My first pet was a cat that I named Kitty Friend, called KFC by my dad. Ironically, she was the meanest cat I’ve ever met (though I may amend that since Jazz and I were attacked by a large random cat the other night). We adopted her when I was 3 from some people down the street. They had a zillion cats and didn’t really notice her absence. When we moved when I was 4, they grudgingly let us take her with us. Kitty Friend was an outside cat. Now that I’m older, I know that she was probably as close to being feral a cat can be while still being someone’s pet. As a youngster, Kitty Friend brought us all manner of creatures. Snakes, birds, rats, and, once, half of a squirrel. I have no idea why half, but I assume she ate the other half. Another time, she killed an entire family of birds despite the parent birds attempts to ward her off by dive bombing her and pecking at her head. She almost never let anyone pet her, although I tried all the time. Instead, she would hiss and bat at me. I loved her anyway. I think we took her to the vet twice in her entire life and she ate dead things and Friskies. Somehow, she lived to be 18 years old. As an older cat, she spent more time around the house and would even let me pet her for entire minutes. She died in our front yard on April 17, 2003.

Shadow was our first dog. My brother, T.J., got him for his 9th birthday the year after we moved to our new house when I was 5. Initially, we had gotten a lab puppy that we called Snowy. But, my mom was allergic so we got Shadow instead. He was a teeny tiny black toy poodle puppy with two blotches of white on his chest. I loved him right away. At the time, I had not started school so I spent a lot of time at home with my mom and the puppy. Shadow was more of a person than a dog to us. Especially to me. I would dress him up in baby doll clothes and push him around in my little stroller. He hated it and would let me know he’d had enough by biting me. He caught a burglar once at our neighbors house and often kept me company after my parents got divorced and my brother started to be out all the time. Eventually, like all things, Shadow got older. When he was 16, we had to have his eyes removed due to an autoimmune disease. He lived without eyes for another 2.5 years. He died shortly after I moved to California on October 14, 2009.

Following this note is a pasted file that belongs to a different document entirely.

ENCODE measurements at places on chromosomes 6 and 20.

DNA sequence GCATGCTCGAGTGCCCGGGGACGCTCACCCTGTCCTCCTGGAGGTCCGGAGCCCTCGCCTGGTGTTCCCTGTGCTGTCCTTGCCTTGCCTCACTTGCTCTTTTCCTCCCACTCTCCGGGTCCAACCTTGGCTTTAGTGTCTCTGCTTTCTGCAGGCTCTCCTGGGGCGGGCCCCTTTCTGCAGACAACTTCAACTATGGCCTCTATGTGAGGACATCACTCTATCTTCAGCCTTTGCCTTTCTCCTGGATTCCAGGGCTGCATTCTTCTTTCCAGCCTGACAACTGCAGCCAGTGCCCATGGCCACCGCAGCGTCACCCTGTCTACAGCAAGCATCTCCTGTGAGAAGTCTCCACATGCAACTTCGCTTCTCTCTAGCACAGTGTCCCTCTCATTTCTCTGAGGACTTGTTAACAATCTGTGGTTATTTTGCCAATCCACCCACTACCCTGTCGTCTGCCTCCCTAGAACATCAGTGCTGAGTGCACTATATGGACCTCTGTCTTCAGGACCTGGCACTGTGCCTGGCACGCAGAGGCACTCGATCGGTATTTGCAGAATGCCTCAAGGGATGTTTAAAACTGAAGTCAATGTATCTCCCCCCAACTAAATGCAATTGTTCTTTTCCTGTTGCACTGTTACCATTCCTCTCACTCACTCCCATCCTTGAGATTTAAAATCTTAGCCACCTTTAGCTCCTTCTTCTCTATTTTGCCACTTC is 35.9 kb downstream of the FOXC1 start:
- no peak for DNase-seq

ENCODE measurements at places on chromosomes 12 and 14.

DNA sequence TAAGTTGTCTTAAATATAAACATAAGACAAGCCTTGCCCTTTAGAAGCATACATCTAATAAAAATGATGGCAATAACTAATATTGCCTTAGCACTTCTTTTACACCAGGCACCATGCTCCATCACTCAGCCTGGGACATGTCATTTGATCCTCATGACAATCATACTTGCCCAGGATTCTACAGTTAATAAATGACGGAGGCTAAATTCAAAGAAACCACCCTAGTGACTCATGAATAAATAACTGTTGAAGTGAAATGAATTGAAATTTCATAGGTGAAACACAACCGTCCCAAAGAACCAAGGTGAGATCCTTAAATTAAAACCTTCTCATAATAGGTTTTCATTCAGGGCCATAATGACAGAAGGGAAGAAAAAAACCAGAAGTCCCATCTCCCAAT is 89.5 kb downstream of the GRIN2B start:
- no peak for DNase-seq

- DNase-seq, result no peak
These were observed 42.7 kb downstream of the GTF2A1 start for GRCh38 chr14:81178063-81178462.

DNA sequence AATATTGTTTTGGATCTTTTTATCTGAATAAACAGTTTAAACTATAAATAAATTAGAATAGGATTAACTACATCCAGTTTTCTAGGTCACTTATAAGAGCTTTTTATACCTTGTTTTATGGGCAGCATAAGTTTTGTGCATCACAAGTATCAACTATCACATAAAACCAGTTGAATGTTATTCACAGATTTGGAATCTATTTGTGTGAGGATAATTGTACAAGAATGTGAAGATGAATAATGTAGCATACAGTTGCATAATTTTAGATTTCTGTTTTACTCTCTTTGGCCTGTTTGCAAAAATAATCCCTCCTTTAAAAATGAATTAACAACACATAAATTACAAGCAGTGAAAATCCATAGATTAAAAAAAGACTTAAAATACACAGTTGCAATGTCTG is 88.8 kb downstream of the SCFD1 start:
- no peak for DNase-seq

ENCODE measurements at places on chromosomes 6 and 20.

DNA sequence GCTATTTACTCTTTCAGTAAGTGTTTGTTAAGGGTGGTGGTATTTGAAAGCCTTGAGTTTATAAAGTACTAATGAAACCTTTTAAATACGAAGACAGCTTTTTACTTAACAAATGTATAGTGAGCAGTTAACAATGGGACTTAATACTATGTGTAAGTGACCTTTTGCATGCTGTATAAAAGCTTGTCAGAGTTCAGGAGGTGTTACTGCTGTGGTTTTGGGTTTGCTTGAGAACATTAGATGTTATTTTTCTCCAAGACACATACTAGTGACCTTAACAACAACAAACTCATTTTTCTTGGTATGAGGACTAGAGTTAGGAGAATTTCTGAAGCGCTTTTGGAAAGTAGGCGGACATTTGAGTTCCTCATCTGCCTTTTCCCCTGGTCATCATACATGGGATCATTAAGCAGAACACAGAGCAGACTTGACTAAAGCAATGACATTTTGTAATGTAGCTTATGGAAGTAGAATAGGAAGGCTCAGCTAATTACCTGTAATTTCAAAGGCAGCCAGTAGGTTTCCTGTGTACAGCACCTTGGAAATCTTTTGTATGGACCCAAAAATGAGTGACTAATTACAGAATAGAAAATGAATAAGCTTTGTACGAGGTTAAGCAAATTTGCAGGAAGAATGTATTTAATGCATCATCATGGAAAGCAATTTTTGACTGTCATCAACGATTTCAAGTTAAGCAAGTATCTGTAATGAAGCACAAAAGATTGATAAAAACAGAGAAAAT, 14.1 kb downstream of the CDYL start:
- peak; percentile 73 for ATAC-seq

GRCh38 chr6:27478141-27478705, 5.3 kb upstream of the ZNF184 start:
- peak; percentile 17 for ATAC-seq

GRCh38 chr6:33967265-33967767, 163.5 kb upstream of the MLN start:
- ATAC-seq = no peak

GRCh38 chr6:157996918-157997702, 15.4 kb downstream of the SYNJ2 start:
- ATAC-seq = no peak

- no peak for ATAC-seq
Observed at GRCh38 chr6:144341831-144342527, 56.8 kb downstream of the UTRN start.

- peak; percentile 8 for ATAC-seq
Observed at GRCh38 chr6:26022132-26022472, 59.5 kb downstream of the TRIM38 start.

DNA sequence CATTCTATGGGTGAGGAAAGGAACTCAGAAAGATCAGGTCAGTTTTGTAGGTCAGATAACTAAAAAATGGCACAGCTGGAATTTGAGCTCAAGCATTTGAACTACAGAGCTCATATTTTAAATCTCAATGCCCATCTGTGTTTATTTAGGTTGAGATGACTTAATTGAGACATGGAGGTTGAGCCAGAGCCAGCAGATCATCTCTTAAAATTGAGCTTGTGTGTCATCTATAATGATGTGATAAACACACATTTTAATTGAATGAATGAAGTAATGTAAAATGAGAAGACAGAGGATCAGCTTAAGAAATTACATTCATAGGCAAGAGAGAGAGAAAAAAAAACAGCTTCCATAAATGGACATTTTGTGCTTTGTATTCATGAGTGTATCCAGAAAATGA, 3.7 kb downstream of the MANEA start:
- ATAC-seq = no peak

My second dog was Brandi. I got her for my 13th birthday. I picked her out from a litter of sheltie puppies down the street from our rental house just after I finished 6th grade. She was the runt and I loved her quiet shy puppy personality. I spent hours with Brandi sleeping on my stomach. I taught her everything I could think of to teach a puppy. She turned out to be an insane, barking dog and we did agility together for a long time. Her favorite thing to do was bark at people and run madly up and down the fence line. This eventually led to her breaking one side of the fence since she would jump on it to turn around. When I was in 8th grade, I taught her how to skateboard. I did this to impress my crush who was very into skateboarding. Brandi was incredibly smart. Aside from agility, the usual commands, and skateboarding, Brandi knew many other things. She would stop and look both ways before crossing the street. She also knew the difference between me telling her to go to her room and go to my room. Sadly, she got arthritis and became less and less mobile as she got older. We tried to keep her happy and healthy. The saddest thing I have ever done was the day we had to put her to sleep this past April. I still feel sick to my stomach thinking about it and I miss her every day.

Besides my long term pets, I had a lot of other little pets. We had Housey the gerbil, so named because he loved to eat the plastic houses that came in the gerbil cages. There was Brittany the gerbil who I accidentally killed when I was 4 after attempting to play hide and go seek with her and Housey. I stepped on her before I found her. Oreo was a mouse and then I got Brianna the gerbil who ended up having babies. I kept two of the babies and gave away the mom and the rest of the babies. My mom got rats for her classroom one year and although the pet store said they were both boys, they ended up having babies, too. We also had a few hamsters come through our house inbetween school years. There was also Golden, the rabbit. Golden wasn’t the friendliest rabbit, but I think it was partly because we didn’t neuter him. It was fun to let him hop around the yard, though.